When I joined Corum last November, I was told, “We use a team-selling approach to get the best possible outcome for our clients.” While I understood the words, I had no idea of what they really meant until I had participated in a few deals.


Definition of team -- A group of people with a full set of complementary skills required to complete a task, job, or project.


Having the right people was a priority while you were building your company, but you didn’t get it right, right away, did you?  The same principle holds true for the set of complementary skills required to get your transaction to close.  The fact of the matter is that decisions relating to your M&A transaction are some of the most important ones you will ever have to make.  On top of that, you only get to present your company to the market – for the first time – once.


This is no time for To optimize the outcome of your M&A transaction you need to build your team ahead of time. That means choosing an M&A advisor, legal advisor and financial advisor that are all well-versed in transactions in your particular industry. Choosing any of these advisors incorrectly can lead to a deal disaster (whether a good deal falls through or you can’t get close to your Optimal Outcome). Some business owners decide to go it alone or use their neighbor as an all-in-one advisor. In this industry, those are some of the worst ways you can go because you can wind up with a deal amount that isn’t anywhere near what your valuation suggested or what your stakeholders want.


When it comes to your M&A advisor, you shouldn’t pick just a single person or only a couple of people. To get the best outcome you need the best team, composed of experts with complementary skills and backed by the best information. Here’s what you are going to need:

  1. Senior dealmakers (more than one) – These are the people that are going to be negotiating the deal on your behalf. This is no place or time for lightweights and inexperienced individuals. You don’t want to try to find that one guy that did a deal similar to yours in the last year.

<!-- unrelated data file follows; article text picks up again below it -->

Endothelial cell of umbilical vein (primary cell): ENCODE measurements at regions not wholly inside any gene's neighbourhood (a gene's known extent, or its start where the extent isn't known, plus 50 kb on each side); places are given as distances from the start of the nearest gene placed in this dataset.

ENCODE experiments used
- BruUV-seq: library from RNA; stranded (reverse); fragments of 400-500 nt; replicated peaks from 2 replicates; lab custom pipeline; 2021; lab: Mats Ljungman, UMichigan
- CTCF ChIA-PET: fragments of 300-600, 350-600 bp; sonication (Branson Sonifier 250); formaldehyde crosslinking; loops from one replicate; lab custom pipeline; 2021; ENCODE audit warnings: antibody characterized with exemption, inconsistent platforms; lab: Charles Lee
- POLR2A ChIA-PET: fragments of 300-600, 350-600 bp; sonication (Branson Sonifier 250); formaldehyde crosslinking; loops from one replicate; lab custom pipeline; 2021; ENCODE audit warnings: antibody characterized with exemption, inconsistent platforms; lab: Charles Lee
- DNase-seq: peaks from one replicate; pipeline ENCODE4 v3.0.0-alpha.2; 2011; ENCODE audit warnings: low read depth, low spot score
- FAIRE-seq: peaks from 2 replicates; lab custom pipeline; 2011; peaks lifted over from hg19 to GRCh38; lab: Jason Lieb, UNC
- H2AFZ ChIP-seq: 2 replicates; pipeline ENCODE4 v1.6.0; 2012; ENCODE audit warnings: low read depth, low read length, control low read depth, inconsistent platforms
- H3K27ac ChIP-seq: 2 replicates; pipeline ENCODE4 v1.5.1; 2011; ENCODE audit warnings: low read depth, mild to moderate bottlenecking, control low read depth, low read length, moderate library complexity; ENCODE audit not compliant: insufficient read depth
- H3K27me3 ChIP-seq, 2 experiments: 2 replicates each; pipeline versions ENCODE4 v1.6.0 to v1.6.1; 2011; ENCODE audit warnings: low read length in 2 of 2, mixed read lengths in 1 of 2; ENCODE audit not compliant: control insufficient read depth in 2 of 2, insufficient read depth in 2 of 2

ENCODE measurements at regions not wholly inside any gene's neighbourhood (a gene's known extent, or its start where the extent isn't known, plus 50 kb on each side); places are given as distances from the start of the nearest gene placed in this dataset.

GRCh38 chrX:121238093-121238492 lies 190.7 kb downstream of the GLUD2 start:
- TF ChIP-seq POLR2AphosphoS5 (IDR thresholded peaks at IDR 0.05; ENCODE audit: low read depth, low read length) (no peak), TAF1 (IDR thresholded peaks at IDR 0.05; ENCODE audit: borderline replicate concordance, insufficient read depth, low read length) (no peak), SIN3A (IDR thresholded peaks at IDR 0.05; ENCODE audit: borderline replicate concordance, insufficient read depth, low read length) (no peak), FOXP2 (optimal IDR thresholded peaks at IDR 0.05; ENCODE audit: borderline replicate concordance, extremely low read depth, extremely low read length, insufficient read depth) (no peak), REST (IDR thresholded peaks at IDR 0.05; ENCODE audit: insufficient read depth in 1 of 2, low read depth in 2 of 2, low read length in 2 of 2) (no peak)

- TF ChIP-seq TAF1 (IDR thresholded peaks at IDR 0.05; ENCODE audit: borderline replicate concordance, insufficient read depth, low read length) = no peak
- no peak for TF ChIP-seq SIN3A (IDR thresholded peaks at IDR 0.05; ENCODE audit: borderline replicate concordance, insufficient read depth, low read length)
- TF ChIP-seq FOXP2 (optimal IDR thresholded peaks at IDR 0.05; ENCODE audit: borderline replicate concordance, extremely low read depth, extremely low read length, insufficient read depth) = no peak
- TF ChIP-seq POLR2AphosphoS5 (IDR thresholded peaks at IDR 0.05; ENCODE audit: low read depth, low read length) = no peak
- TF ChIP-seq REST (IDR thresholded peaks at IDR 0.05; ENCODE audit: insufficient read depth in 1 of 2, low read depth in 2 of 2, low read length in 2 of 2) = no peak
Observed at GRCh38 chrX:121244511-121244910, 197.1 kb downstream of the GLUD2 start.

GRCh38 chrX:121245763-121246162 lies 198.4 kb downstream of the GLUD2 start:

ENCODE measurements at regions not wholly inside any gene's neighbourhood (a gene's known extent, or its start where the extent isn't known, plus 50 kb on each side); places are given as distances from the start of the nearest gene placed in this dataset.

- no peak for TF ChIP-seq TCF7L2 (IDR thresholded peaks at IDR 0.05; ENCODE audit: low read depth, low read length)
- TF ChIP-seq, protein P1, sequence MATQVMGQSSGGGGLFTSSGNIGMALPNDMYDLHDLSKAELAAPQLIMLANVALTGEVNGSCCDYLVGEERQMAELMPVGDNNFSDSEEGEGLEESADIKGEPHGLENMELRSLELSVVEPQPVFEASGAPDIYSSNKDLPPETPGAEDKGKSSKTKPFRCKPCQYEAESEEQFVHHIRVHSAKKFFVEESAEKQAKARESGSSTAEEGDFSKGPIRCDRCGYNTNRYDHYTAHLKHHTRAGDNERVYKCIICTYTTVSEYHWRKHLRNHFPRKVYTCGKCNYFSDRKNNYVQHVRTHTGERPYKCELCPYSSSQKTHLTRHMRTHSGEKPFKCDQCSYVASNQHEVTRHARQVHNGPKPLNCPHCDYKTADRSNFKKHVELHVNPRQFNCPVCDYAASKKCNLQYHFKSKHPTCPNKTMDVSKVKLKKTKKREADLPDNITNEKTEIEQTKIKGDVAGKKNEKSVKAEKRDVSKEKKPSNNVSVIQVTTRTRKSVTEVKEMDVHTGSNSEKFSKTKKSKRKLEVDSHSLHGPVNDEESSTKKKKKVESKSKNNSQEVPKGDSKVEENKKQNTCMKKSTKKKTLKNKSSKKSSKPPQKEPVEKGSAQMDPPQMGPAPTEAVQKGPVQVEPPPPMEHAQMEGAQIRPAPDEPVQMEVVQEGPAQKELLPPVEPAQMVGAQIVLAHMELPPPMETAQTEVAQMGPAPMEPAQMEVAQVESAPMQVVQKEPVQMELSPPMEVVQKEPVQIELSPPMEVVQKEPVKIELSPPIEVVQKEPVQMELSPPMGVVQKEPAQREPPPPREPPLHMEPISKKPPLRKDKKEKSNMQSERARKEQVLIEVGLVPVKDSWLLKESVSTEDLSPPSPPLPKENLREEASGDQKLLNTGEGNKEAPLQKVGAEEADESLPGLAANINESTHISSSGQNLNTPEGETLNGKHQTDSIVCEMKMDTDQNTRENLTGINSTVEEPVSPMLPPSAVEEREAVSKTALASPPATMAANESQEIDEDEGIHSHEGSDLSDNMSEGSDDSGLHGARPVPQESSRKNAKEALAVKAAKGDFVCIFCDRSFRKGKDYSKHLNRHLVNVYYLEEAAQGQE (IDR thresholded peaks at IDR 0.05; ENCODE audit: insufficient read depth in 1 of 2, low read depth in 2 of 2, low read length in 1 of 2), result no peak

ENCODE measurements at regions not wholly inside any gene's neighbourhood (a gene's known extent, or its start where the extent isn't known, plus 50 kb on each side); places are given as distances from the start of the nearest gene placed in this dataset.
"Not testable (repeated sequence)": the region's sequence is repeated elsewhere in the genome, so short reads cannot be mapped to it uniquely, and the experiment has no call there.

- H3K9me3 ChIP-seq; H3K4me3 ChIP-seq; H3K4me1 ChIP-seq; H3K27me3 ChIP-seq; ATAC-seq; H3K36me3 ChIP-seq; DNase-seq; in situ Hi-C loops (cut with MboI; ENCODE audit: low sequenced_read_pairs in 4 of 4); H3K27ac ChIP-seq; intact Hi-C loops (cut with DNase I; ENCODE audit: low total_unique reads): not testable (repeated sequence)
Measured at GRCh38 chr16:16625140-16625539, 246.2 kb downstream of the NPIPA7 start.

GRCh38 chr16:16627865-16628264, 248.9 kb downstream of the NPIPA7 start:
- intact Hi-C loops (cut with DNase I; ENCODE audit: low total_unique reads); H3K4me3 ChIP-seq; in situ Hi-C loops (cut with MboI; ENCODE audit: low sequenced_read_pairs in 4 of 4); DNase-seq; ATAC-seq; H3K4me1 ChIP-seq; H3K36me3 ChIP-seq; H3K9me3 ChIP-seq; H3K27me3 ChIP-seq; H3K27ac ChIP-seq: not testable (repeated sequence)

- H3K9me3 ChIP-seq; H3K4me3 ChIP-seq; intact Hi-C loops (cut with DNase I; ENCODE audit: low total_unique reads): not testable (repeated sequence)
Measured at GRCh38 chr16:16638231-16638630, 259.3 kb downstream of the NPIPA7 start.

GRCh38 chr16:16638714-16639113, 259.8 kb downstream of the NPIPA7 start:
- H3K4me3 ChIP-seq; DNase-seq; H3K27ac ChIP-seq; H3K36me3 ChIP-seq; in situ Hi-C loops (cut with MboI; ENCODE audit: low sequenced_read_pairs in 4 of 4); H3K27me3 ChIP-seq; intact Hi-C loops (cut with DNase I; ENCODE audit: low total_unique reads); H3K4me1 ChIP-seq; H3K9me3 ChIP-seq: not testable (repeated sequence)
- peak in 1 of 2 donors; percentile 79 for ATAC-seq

2. Researchers – This team will be able to understand your buyer community and to identify and clarify strategic fit. Sometimes the buyers themselves don’t understand the strategic fit until it is put under their noses. In today’s global M&A environment, researchers need access to a well-maintained global database of buyers.
  3. Valuation experts – Traditional, tangible asset-based companies are easier to value than today’s intangible asset-based technology companies. Without fully understanding the valuation of your company, you may well be leaving money on the table.
  4. Professional writers – If you are trying to promote interest in your company from buyers, you have to present them with an interesting and compelling story. This is not about selling a product, it is about selling your company. There is a significant difference, but a great writer will ensure that your story is told well in your executive summary.


There are many groups out there that can help you navigate your M&A experience, but there are none that have Corum’s team-selling approach. The team is an integral part of Corum’s 8-step M&A process, honed after 33 years of sell-side, technology dealmaking.


Our dealmakers are all former CEOs that have been through the process with their own companies (some of them have done this multiple times). They have the experience and knowledge to inject a level of seriousness and urgency in the buyers’ minds. They work with the buyer community all day, every day. They understand what buyers are looking for, how they like to have material presented to them, and what the buyers’ internal M&A processes.


On the research front, you cannot build a buyer list just using LinkedIn and Google searches. Our research teams in the US and Europe rely on the accumulated data of thousands of transactions to assemble the best buyer list possible for each individual seller. Over 250 of these transactions are ones that Corum has completed – more than anyone else in the world with respect to software and IT companies. It’s not just about having the people doing the research – the database is also a member of your team. It is all about the breadth and depth of your data in today’s global M&A environment.


Corum, literally, wrote the book on valuing software and technology companies. First published by Wiley & Co. in 1999, the Handbook of Business Valuation is still the definitive source of valuation information for colleges and universities around the globe. A valuation is not all about the numbers. Ascribing value to the many intangibles in technology companies is hugely important. Our valuation team does this every day. There is no dilution of focus – Corum only works with software and tech companies, constantly refining our approach to what value different intangibles can provide a unique company.


Corum employs a team of writers and has developed specific methods for deploying each company’s selling documents. We use large teams, sometimes over 20 people from around the world, to extract the valuable nuggets in your business and ensure that they are presented in a compelling manner to the buyers.


A team member listening to her teammates discuss a plan.


All of this is what it means to work with a team on your M&A transaction to reach an optimal outcome.


Reflecting on my short few months at Corum, I have to say that this team is like no other I have worked with since my days in the Air Force in southern Africa. M&A transactions are a lot like going into battle – the better prepared you are, the more information you have and the higher the caliber of people and weapons on your side, the better the outcome is likely to be. Having a whole team of experts like the ones I’ve met at Corum is the surest way to getting an Optimal Outcome.